Spring 2018

Document Type

Master's Thesis (Open Access)

Degree Name

Master of Arts (M.A.)


Teacher Education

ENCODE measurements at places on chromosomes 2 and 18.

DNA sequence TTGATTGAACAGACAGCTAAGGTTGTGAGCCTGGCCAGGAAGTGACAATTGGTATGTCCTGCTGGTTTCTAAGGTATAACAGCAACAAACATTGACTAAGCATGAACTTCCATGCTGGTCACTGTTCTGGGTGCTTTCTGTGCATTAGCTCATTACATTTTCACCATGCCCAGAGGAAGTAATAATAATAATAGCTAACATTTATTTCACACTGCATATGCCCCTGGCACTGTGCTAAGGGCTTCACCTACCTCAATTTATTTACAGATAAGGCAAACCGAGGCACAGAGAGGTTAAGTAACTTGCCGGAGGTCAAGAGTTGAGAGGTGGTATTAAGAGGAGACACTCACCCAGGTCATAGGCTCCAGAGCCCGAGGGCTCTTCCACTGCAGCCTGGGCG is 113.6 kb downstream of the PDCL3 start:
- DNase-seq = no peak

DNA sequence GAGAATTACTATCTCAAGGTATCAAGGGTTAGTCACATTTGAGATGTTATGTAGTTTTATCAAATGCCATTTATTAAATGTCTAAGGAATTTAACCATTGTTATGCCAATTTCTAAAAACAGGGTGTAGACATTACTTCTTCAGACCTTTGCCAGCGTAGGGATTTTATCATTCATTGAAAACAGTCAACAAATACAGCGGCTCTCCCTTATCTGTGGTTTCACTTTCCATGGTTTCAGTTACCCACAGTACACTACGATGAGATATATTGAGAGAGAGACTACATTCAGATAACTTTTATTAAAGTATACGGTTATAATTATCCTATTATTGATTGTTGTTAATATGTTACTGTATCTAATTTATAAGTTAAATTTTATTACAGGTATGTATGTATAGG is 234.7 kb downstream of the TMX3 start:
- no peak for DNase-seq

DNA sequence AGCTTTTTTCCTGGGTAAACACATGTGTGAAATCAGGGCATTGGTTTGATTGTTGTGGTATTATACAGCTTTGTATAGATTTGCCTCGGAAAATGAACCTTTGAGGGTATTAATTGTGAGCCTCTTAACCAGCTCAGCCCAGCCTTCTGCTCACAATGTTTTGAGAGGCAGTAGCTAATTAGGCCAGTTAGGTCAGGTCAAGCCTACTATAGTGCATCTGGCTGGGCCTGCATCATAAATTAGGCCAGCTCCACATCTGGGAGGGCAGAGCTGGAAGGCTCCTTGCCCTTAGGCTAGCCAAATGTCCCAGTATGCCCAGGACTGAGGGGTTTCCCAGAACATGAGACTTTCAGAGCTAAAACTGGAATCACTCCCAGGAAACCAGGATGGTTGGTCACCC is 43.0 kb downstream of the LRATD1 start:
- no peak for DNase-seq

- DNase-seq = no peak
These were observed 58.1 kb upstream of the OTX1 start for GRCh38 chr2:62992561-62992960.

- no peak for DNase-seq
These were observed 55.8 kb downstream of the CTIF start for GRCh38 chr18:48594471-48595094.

Accelerated Reader (AR) is a widely used program designed to encourage students to read and to monitor their progress (What Works, 2016). Although studies have looked at the extent to which AR impacts student reading attitudes and have concluded that certain methods of program implementation produce negative reading attitudes in students (Thompson, Mahuri, & Taylor, 2008); there is limited research comparing different methods of program implementation. This study set out to quantify the impact of AR implementation practices using a quasi-experimental quantitative research design. In the current study, the reading attitudes of two groups of students, one which received a standard implementation of AR, and one which received a modified implementation of AR, were measured using the Survey of Adolescent Reading Attitudes (Conradi, Jang, Bryant, Craft, & McKenna, 2013). Data were analyzed using both independent and paired samples t-tests. The results of this study showed diminished attitudes to reading on two of the subscales for both the control and treatment groups, and statistically insignificant results on all other subscales; demonstrating no evidence for the effectiveness of the intervention. Future studies should be conducted over a longer period of time and with a larger sample size to attempt to produce statistically significant results.